Disconnect from the local society: Some Chinese projects in Malaysia have been subjected to criticism due to their disconnect from the local society. The Forest City is the most high-profile case in point in this sense. Taking the form of four man-made islands sandwiched between the narrow waterways separating Malaysia’s southernmost Johor state and Singapore, the Forest City project was launched with great fanfare in 2013. In spite of its lofty ambitions to become one of Southeast Asia’s foremost smart cities and expectations that it would bring in a projected total investment of 58 billion USD, Forest City has attracted criticism from several quarters. Some of the sharpest backlash centred on allegations that the project has led to significant outflows of capital and jobs to Chinese firms and to an influx of Chinese immigrants. Adding fuel to fire is the enclaved nature of Forest City. With an average price of 1,200 MYR (300 USD) per square foot, residential units are effectively priced too high for the majority of Johoreans, exacerbating the lack of low-cost housing in the locality. Indeed, this groundswell of discontent was picked up in a survey conducted in February 2018, merely three months before the general election. The survey noted that as many as 29% of respondents in Johor expressed distrust and a sense of disconnect with massive projects claimed by the developers to be contributing to the BRI. They were also unhappy with the influx of Chinese investment, which was thought to have contributed to rising property prices in the state.
Reuters, Associated Press, BBC, Channel News Asia, and The Straits Times all have correspondents in Malaysia and report from the nation.
Books, Reports, and Scholarly Articles:
- Camba, Alvin. 2020. ‘Derailing Development: China’s Railway Projects and Financing Coalitions in Indonesia, Malaysia, and the Philippines.’ Global Development Policy Center, Boston University, GCI Working Paper no. 8. Link.
- Chin, James. 2009. ‘The Malaysian Chinese dilemma: The Never Ending Policy (NEP).’ Chinese Southern Diaspora Studies 3: 167–82.
- Gomez, Edmund Terence, Siew Yean Tham, Ran Li, and Kee-Cheok Cheong. 2020. China in Malaysia: State–Business Relations and the New Order of Investment Flows. Singapore: Palgrave Macmillan.
- Jones, Lee and Shahar Hameiri. 2020. ‘Debunking the Myth of “Debt-Trap Diplomacy”.’ Chatham House. Link.
- Li, Ran and Kee-Cheok Cheong. 2017. ‘Huawei and ZTE in Malaysia: The Localisation of Chinese Transnational Enterprises.’ Journal of Contemporary Asia 47, no. 5: 752–73.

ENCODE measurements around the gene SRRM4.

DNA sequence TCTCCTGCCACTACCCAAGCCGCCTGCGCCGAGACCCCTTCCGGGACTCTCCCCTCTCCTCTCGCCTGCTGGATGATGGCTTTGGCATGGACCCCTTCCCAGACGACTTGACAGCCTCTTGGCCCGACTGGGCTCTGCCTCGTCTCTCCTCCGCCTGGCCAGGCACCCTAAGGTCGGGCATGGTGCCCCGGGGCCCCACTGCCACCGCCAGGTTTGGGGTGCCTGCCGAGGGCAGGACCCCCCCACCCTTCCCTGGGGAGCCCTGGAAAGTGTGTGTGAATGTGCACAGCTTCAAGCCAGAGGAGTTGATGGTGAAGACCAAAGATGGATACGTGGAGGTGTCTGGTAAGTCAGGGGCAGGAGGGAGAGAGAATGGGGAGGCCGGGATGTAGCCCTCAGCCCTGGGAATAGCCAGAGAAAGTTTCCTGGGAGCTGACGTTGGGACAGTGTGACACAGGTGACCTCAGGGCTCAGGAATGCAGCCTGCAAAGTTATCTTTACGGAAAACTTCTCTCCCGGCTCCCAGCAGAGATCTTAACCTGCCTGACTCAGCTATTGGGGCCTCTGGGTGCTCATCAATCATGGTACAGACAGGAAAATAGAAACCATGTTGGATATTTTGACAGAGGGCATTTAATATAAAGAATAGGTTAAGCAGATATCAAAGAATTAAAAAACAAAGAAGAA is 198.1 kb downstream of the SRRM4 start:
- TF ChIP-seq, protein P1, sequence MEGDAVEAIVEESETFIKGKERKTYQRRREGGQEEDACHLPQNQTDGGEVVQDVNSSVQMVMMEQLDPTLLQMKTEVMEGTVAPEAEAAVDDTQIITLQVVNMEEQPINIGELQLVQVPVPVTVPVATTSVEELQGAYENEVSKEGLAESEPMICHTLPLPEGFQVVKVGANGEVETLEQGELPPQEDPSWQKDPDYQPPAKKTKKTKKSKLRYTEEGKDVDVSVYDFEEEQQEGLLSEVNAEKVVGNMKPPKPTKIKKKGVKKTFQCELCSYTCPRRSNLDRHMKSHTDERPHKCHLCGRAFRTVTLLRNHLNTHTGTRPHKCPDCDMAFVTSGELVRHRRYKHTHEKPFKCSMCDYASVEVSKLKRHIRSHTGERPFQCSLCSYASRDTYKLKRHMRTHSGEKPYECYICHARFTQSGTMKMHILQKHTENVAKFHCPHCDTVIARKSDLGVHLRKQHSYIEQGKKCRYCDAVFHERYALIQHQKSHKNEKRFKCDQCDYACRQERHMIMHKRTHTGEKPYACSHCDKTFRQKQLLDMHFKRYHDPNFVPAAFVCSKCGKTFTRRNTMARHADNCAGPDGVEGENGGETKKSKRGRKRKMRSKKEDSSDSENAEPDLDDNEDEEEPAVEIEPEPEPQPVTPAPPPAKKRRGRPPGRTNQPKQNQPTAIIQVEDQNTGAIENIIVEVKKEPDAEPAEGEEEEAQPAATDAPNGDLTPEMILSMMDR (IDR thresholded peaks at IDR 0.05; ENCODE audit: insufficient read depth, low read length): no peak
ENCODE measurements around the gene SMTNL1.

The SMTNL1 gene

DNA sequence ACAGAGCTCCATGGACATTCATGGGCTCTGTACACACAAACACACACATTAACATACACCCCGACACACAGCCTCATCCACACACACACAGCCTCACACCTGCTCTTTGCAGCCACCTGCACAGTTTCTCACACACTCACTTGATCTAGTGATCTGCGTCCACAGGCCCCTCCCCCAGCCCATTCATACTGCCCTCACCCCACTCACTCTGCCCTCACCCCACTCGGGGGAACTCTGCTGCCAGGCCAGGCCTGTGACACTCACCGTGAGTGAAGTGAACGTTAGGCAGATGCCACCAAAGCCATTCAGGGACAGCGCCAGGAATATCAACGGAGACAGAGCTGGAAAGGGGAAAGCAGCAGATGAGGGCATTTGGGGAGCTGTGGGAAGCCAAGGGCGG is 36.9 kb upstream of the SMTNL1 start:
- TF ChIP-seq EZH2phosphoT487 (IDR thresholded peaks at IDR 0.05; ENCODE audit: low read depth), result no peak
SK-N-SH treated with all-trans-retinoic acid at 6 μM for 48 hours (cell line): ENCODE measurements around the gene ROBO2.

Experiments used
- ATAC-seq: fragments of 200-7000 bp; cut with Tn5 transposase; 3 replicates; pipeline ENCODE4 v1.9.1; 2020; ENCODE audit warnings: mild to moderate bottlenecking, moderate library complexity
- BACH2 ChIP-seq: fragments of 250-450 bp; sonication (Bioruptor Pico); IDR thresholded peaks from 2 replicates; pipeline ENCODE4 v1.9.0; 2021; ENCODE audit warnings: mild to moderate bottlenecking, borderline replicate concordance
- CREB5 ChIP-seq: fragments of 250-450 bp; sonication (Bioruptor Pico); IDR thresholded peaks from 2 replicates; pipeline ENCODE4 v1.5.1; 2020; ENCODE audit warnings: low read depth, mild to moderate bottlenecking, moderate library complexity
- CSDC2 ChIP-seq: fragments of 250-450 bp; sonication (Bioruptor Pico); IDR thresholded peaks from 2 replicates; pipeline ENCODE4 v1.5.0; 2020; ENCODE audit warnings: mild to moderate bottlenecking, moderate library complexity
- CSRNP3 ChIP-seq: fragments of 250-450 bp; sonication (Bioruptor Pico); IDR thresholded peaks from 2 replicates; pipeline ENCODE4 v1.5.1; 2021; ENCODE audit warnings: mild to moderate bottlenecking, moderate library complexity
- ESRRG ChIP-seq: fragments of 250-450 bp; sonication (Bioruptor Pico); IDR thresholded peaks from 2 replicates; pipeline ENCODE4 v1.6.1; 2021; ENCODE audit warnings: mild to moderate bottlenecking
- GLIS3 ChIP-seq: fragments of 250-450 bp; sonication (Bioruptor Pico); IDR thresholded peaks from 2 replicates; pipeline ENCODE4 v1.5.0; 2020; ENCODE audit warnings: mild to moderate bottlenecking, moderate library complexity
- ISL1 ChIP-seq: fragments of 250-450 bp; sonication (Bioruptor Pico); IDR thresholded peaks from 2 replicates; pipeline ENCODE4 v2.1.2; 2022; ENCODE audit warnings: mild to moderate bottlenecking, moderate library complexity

- Lim, Guanie. 2015. ‘China’s Investments in Malaysia: Choosing the “Right” Partners.’ International Journal of China Studies 6, no. 1: 1–30.
- Lim, Guanie, Chen Li, and Xianbai Ji. 2021. ‘Chinese Financial Statecraft in Southeast Asia: An Analysis of China’s Infrastructure Provision in Malaysia.’ The Pacific Review: 1–29.
- Lim, Guanie, Chen Li, and Emirza Adi Syailendra. 2021. ‘Why Is It So Hard to Push Chinese Railway Projects in Southeast Asia? The Role of Domestic Politics in Malaysia and Indonesia.’ World Development 138: 105272.
- Liu, Hong and Guanie Lim. 2019. ‘The Political Economy of a Rising China in Southeast Asia: Malaysia’s Response to the Belt and Road Initiative.’ Journal of Contemporary China 28, no. 116: 216–31.
- Malaysian Investment Development Authority. 2019. ‘Malaysia Investment Performance Report: Crafting the Future.’ Malaysian Investment Development Authority website. Link.
- Moser, Sarah. 2018. ‘Forest City, Malaysia, and Chinese Expansionism.’ Urban Geography 39, no. 6: 935–43.
- Ngeow, Chow Bing. 2018. ‘The Political Economy of China’s Economic Presence in Malaysia.’ In China’s Footprints in Southeast Asia, edited by Maria Serena I. Diokno, Hsin-Huang Michael Hsiao, and Alan H. Yang. Singapore: NUS Press: 90–116.
- Pua, Tony. 2011. The Tiger That Lost its Roar: A Tale of Malaysia’s Political Economy. Kuala Lumpur: Democratic Action Party.
- Tham, Siew Yean. 2019. ‘The Belt and Road Initiative in Malaysia: Case of the Kuantan Port.’ ISEAS-Yusof Ishak Institute website. Link.
- Todd, Laurence and Meghan Slattery. 2018. ‘Impacts of Investment from China in Malaysia on the Local Economy.’ Institute for Democracy and Economic Affairs website. Link.
- Zhang, Miao. 2020. ‘Beyond infrastructure: re-thinking China’s foreign direct investment in Malaysia’, The Pacific Review: 1–25.
Cover Photo: Sergii Gulenok (CC).